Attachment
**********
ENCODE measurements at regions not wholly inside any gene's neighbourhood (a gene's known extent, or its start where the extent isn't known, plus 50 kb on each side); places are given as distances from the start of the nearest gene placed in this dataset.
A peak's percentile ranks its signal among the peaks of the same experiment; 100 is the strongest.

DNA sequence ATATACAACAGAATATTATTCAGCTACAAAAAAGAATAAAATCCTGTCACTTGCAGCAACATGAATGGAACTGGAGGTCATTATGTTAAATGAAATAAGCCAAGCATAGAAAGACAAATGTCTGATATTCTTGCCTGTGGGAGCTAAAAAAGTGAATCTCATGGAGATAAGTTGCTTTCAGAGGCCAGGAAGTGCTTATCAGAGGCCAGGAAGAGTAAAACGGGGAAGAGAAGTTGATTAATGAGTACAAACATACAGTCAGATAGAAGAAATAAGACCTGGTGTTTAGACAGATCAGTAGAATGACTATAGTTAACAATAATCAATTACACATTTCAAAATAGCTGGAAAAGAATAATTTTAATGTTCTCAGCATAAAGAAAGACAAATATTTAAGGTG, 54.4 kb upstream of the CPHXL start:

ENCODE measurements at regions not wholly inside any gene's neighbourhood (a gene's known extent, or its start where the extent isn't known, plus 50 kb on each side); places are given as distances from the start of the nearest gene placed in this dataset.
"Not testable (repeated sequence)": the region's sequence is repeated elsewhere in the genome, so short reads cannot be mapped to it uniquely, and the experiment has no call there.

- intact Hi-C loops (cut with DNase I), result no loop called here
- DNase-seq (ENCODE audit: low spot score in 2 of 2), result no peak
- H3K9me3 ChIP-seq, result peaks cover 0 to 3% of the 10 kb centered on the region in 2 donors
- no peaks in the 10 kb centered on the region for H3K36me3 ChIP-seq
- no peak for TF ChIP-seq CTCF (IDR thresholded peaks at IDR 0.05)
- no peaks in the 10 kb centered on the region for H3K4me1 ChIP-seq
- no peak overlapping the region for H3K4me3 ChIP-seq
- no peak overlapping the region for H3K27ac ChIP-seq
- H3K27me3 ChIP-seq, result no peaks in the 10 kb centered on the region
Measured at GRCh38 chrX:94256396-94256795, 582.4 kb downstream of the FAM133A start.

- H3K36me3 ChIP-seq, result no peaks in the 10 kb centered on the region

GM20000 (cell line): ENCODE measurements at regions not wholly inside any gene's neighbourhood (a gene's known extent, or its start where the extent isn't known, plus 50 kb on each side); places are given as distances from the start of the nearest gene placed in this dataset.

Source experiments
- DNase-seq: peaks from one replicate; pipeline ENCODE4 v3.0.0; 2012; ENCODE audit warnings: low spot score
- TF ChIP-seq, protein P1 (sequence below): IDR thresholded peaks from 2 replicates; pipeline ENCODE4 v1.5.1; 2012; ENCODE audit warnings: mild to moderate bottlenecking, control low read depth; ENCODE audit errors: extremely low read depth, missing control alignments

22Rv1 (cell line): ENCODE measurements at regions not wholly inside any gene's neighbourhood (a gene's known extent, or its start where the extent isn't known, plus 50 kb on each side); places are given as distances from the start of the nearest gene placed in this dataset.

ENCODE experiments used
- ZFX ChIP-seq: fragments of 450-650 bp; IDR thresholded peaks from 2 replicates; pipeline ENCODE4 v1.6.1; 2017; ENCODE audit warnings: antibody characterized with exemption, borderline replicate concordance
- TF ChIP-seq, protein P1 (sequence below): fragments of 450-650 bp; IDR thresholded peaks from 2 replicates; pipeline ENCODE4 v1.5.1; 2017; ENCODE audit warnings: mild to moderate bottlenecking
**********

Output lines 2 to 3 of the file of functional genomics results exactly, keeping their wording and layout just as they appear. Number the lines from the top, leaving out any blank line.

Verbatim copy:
A peak's percentile ranks its signal among the peaks of the same experiment; 100 is the strongest.

DNA sequence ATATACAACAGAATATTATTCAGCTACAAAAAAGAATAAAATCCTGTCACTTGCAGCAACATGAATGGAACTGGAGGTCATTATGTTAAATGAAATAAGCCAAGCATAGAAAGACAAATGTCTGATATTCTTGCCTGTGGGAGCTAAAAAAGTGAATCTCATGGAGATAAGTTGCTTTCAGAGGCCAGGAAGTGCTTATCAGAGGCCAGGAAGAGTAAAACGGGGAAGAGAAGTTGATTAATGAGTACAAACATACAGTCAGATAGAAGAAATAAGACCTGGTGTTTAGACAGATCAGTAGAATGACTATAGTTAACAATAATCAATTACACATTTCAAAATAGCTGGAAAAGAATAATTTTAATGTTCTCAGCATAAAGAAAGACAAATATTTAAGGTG, 54.4 kb upstream of the CPHXL start: